It’s all there. The pencils, the folders, the notebooks.
She bought them each a new backpack and a new pair of shoes to give them something to be excited about on the first day. Something to give them a little extra confidence.
She’s bought the masks, a five-pack for each kid, so everyone has enough.
She’s sat the kids down and explained to them the school’s new guidelines and why they’re important.
She thinks of the teachers who are now on the front lines, themselves wondering how they’re going to manage proper social distancing and new hygiene habits with a school full of children. It’s going to be like herding cats. So the least she can do is make sure that they’ll have a few less kids to worry about. She wants her kids to be shining examples of social responsibility.
Still, she wonders if it’s enough.
The first day of school has always been a day of celebration for this okay mom. It’s practically her favorite holiday, next to Christmas morning. She loves her babies. Beyond anything. She loves them so much that she wants them to keep thriving and living. Which is becoming increasingly difficult since they were unceremoniously ripped from their routine back in March.
She needs her life back.
She needs their routine back.
The routine that kept them all sane and productive.
The routine that saves her from slipping into the abyss of her own damaging self-destructive habits, and left with near-crippling anxiety over how she’s letting too much fall through the cracks.
She and her family need that routine back.
She is eager for the break she’ll get while her kids are all in school. And it makes her feel both relieved and selfish.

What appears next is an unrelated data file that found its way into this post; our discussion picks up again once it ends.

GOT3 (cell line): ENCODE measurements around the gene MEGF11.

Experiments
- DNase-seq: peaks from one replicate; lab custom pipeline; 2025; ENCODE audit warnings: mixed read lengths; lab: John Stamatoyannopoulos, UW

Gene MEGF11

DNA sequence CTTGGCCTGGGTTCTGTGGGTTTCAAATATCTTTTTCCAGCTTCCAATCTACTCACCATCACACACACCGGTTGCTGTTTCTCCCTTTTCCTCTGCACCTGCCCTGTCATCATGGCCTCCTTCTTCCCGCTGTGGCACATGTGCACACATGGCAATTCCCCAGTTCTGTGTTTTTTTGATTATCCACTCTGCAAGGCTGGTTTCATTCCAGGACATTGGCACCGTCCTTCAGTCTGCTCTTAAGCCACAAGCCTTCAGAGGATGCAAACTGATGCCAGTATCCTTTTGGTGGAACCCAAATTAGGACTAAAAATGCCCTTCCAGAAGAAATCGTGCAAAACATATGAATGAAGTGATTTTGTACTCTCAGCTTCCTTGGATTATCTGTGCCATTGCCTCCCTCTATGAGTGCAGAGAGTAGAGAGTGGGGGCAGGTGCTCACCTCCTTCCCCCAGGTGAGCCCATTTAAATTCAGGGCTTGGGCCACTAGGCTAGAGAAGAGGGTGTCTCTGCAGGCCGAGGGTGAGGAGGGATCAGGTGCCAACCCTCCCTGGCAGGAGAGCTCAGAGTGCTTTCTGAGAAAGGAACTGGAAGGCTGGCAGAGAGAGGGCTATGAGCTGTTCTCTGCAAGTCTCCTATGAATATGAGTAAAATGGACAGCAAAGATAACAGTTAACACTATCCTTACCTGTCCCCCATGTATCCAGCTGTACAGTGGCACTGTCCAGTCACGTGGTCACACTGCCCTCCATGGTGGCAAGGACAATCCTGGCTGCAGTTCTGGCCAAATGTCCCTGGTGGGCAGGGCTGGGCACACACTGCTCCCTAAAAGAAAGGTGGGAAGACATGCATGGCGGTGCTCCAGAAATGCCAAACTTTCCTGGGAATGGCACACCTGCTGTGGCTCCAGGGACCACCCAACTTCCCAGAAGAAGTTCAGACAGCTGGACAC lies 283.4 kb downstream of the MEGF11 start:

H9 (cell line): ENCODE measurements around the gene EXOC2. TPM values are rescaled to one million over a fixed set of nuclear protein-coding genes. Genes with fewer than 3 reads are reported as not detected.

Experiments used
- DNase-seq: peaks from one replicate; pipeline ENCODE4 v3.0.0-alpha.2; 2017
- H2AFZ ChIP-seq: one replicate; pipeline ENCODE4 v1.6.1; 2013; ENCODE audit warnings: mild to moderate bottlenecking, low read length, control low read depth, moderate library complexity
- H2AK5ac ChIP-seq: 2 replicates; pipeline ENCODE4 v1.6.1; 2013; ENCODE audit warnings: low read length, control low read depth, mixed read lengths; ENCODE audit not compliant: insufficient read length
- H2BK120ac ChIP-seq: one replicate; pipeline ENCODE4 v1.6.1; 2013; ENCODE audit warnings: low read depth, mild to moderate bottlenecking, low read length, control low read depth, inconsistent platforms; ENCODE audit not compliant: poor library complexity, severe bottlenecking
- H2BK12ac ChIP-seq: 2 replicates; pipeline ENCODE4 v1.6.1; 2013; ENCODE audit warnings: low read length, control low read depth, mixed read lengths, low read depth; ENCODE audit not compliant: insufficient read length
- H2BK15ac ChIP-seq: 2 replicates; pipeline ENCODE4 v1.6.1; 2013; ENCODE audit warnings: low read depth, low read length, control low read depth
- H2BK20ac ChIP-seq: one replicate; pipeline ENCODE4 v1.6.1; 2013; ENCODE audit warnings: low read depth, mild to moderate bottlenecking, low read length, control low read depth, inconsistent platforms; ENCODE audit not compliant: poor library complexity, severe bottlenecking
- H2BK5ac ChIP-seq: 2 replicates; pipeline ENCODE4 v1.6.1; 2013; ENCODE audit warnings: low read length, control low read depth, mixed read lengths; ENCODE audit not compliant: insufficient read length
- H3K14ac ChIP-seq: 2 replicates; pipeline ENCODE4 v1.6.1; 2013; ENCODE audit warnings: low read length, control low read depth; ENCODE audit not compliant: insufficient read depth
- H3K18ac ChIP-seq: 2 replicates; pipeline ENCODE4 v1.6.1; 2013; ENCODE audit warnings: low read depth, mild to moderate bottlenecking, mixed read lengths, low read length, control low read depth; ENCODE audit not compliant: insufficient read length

She can’t help but think, “Am I taking the easy way out? Am I doing a selfish thing because I know that I’m not strong enough as an educator to foster these brilliant little minds? Minds that are much more intelligent than my own. They need teachers. They need classmates. They need structure. I can’t give them any of that at home. Am I just making excuses?”
Distance learning is an option. And there are lots of parents who are choosing it.
She got her taste of distance learning last year. It was one of the most frustrating, emotionally draining, demoralizing experiences that she and her children have ever had to endure together, made even worse by watching so many of her friends thrive at it, telling her how simple it can be if you just stay organized.
Organization isn’t exactly this okay mom’s strong suit. Some days it’s all she can do to take care of the regular things that keep a house running. Add to that the insurmountable task of being her children’s sole educator, a position that she neither wants nor is remotely qualified for, and she knows that she’ll break.
It would be like someone throwing you a chainsaw when you’ve just learned how to juggle a few balls.
So she’s chosen to send them back into the world, with as much hope and prayer and preparation as she can give them.
It’s a calculated risk, and not one she is taking lightly. Every cough will be monitored. Every runny nose will be analyzed. There will be temperature checks every morning, and daily reminders of handwashing and hand sanitizing.
She hopes it will be enough. And she struggles because she feels like she isn’t.